The butterfly knives are "hung gar", but saying that does not mean much. Hung gar used to be called just plain old southern shaolin. Hung gar has evolved so much over the years. Butterfly knives can only be moved and used a certain number of ways. The forms I have seen are all pretty similar, just different routines, but the general idea remains the same.

05-04-2000, 02:58 AM
Dear all Hung Gar practioners

I am not a Hung Gar practioners myself, but a lot of my friends studies it, just a few interesting history that they told me. Wong Fei Hung actually learnt Tit Sin Keun with Lum Fook San,(Student of Lau Crun "Tit Kui Sarm"). Any comments on this issue?
As they call the style that practice by Tit Kui Sarm and Lum Fook San the "LO Hung Keun" means the Old Hung Keun. Just wonder are there any students from that lineage?

regards

Wilson


http://www.southernmantis.co.uk

Paul Skrypichayko
05-04-2000, 04:44 AM
Leung Kwan (Tit Kiu Sam) taught Lam Fook Shing, and Lam Fook Shing did some teaching to Wong Fei Hung.

Some people from the Tit Kiu Sam lineage are the students and grandstudents of Lai Ng Sam.

One of them, Evert van der Meulen, has a website from the Netherlands: http://home.worldonline.nl/~hgkweito/

blade
05-05-2000, 03:56 AM
Hello Everyone!!

I am sure as you all know the original Hand forms of Hung Gar are; Gung Gee, Fu Hok and Tid Sin.

Gung Gee is the first form of Hung Gar which was originated from the famous Siu Lum Temple. This is one of the most important forms of hung gar and traditionaly its the first form tought. Gung Gee is the core set which teaches the basics and more advanced concepts of Hung Gar such as 5 animals and 5 elements, correct breathing etc..as wel as many other important things.

There are many different stories about how fu hok was originated. However its a well known fact that this form was modified by Wong Fei Hong. It is said that the fu hok practiced know is diffrent from the original fu hok.

Sup Ying Was not created before Fu Hok. This form was created/developed after Fu Hok for various reasons.

I am sure you all know how and who by the famous tid sin kuen was created.

As for why Lam Sai Wing chose to publish books on Gung Gee, Fu Hok and tid sin but not the other forms is that is Beacuse these forms are the original and core forms of hung gar and also the most famous forms in the style.

I have seen many photos of Lam Sai Wing at Lam Jo Sigungs studio in Hng Kong, so i dont think he had anything against being photographed.
Anyway got to go now. Keep posting what u think or what u want to know etc..

Take care!!

05-05-2000, 11:52 AM
Paul

Thanks for the web link, it is a very informative site. Excellent!

regards

Wilson


http://www.southernmantis.co.uk

bean curd
05-05-2000, 09:13 PM
this thread keeps getting better all the time.

must say find it interesting that wu dip chueng may not be from northern style, as been stated????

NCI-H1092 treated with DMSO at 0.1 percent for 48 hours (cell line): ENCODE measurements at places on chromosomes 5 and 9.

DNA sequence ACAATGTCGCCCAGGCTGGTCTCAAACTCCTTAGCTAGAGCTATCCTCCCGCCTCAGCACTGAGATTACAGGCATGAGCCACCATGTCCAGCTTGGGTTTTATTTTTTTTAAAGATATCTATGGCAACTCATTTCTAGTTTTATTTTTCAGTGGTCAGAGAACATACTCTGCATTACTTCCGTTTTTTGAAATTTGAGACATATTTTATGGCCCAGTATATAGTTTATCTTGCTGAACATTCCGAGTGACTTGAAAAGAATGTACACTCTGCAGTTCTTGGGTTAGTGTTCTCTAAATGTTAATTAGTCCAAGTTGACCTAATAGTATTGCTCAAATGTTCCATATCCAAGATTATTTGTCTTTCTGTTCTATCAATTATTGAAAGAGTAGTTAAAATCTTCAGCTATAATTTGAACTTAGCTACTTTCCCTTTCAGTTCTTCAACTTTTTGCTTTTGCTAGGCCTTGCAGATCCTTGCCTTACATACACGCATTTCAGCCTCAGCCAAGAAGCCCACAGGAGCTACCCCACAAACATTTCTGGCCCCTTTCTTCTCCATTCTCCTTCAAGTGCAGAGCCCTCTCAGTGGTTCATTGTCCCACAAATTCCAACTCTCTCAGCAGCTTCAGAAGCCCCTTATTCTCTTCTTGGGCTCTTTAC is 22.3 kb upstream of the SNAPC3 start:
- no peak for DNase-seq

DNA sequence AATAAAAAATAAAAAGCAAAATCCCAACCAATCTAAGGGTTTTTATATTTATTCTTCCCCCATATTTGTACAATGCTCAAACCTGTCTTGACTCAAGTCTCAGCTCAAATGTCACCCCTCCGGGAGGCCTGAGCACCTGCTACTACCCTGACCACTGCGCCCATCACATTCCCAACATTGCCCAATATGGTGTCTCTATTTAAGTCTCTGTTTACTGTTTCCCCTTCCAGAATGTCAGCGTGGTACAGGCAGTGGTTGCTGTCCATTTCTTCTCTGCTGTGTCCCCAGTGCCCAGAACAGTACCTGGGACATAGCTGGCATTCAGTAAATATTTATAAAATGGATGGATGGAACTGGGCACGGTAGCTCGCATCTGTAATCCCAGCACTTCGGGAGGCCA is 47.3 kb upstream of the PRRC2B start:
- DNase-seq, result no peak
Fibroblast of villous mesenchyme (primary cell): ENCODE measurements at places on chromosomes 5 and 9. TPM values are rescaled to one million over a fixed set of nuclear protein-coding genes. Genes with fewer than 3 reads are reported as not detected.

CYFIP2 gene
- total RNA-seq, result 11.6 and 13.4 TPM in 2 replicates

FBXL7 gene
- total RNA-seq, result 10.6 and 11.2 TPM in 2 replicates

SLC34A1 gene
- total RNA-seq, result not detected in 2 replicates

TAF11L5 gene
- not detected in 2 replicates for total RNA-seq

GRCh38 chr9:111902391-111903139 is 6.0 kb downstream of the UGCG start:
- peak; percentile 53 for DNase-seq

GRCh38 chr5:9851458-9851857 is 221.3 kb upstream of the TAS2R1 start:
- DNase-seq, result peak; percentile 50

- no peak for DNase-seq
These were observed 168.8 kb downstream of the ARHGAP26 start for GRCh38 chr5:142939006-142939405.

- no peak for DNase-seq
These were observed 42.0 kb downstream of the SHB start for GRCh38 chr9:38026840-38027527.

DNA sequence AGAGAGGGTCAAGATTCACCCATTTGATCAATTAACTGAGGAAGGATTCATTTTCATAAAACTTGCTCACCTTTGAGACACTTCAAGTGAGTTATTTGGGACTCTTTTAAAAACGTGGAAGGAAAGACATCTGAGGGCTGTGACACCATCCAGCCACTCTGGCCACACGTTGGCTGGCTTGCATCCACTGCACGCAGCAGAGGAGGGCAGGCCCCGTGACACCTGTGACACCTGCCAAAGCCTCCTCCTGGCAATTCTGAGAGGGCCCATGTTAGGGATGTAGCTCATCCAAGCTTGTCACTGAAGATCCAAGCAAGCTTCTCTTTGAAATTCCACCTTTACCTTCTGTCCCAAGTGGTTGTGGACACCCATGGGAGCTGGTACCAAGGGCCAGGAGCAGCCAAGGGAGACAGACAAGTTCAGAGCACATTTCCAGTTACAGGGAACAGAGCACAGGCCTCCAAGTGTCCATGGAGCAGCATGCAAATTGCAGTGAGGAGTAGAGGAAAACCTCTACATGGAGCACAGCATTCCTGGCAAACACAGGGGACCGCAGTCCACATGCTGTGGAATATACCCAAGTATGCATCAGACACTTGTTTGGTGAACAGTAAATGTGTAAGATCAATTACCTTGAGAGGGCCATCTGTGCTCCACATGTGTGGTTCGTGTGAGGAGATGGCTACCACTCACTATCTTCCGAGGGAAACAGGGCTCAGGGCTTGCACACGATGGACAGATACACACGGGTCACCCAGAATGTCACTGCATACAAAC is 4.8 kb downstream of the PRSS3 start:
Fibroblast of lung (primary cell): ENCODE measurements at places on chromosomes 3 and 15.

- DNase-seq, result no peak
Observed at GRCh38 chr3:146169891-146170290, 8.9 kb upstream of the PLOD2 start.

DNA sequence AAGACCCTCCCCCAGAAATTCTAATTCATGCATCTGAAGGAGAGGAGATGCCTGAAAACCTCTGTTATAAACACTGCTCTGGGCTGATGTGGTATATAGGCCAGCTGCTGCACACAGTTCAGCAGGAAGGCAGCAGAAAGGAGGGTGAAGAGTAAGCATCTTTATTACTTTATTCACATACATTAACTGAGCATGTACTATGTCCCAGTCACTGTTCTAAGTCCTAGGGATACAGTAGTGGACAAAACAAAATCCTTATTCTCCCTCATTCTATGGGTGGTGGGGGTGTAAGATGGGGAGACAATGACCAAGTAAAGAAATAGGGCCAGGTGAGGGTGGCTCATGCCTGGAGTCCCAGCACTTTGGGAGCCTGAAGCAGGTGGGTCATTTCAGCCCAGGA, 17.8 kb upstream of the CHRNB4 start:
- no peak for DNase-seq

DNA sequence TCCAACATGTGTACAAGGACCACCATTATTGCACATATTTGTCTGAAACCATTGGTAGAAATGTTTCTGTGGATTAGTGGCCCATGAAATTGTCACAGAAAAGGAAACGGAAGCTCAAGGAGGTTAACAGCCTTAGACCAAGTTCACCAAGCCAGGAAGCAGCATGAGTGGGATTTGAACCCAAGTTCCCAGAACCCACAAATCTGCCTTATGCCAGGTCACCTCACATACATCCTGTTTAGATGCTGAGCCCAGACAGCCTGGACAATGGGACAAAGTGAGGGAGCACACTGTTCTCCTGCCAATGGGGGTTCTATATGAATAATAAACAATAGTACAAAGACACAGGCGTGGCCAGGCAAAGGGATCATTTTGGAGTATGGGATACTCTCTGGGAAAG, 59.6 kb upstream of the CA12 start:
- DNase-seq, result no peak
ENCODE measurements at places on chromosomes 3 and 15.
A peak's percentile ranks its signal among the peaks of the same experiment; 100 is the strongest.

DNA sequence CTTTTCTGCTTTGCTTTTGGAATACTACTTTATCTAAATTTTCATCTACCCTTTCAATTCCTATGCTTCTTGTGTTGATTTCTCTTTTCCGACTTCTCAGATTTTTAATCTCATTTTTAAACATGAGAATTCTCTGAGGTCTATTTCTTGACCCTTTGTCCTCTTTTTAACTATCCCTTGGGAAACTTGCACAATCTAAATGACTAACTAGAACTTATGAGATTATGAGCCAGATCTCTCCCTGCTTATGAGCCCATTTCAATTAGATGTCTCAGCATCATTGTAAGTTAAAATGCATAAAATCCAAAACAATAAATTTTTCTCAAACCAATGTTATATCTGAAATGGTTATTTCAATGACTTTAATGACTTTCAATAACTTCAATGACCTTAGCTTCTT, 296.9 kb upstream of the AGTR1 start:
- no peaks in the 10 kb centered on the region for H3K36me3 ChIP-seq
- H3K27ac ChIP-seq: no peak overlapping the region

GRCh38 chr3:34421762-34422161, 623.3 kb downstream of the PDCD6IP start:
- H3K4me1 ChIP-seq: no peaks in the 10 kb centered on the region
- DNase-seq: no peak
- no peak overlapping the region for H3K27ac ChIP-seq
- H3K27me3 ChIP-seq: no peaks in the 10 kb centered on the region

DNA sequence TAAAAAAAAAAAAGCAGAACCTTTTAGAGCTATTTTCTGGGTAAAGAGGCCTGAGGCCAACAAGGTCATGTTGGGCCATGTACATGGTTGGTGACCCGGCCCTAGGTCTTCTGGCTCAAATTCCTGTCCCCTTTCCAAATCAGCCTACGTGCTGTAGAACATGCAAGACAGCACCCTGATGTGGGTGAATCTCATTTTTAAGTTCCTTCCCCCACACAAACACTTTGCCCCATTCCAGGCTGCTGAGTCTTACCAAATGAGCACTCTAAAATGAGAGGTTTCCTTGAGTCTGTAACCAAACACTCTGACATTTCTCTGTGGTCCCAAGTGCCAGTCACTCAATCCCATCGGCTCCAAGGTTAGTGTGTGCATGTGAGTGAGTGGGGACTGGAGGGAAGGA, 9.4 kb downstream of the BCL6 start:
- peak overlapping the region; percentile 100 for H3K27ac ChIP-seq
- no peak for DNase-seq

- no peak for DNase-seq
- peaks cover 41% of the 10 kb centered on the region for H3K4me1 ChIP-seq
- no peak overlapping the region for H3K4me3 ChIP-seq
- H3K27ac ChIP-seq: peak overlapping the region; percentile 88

since both chiu kau and his wife siu ying have stated that it is a northern form, i have always believed this.

in regards to yu gar dai pa, my knowledge has been that it is a senior and heavy weapon.

the intrices of the usage and applictions alone and not including the weight of the weapon, make it a challanging weapon not only physically but also mentally.

i find the wracking, digging, twisting, turning, catching, green dragon shows its tail, poking, pressing etc with the ma (stances) required to be extremly demanding yet a sense of achievment when having completed the form

if i can ask how do others find the yu gar dai pa (yu family great fork) and for that matter what about the kwan dao, i know this weapon has some different names but it can be confussing for those outside hung gar to realise that it is the same weapon, so i thought i would keep it to the generic term,(for a better word)

regards

mantis108
05-05-2000, 10:38 PM
Hi Everyone,

Paul, the site you give is really infomative, thanks and keep up the good work.

A word on Kwan Do. It belongs to the same weapon catagroy know as Dai Do (large and long Sadre). They were heavy battle field weapons used on horseback. Now, it's more on foot. It is believe that it can be used to train strength. Kwan Do takes it name after General Kwan who was/is regarded as the God of martial affairs. He was a Gerenal in the three Kingdom period well known for his courage and loyalty to his sworn brethern. The weapon he used was call "ching Lung Yin Yuei Do" (Green Dragon Plays the Moon). It has a specific shape and weight (quite heavy since he had great strength). There is other version of the Dai do which take on other celebertie's name "Choi Yeung" for example. Regardless of style, in a Kwan Do set, movements of brushing the bear, riding the horse and sharpening the blade will be played to honor General Kwan. Dai Do set will not have these signature movements.

Peace to all

Mantis108

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Contraria Sunt Complementa

Kung Lek
05-07-2000, 09:37 AM
Hello-

I practice with Kwan Do. It is a definitely strong set and requires stamina.

I'm not sure if the weapon derives its' name from Gwan Dee/Gwan Gong the "patron saint" of Martial Arts and Restaurants. (no kidding on the restaurant thing, check the ancestral house(toi sun)next time your out having Kung Pao).

Kwan also means "Pole" or "Staff" therefore, I have known it to mean "Pole Knife" It is afterall a Big Knife blade attached to a Pole.

Peace

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Kung Lek

Paul Skrypichayko
05-07-2000, 10:52 AM
Kung Lek, I think you are mistaken on the word "kwan". In this sense it is the surname "kwan". The term for staff is totally different "kwun".

You are right about General Kwan being a patron saint for more than just martial matters, he is also important for business, banking, and about 50 other things, hehe.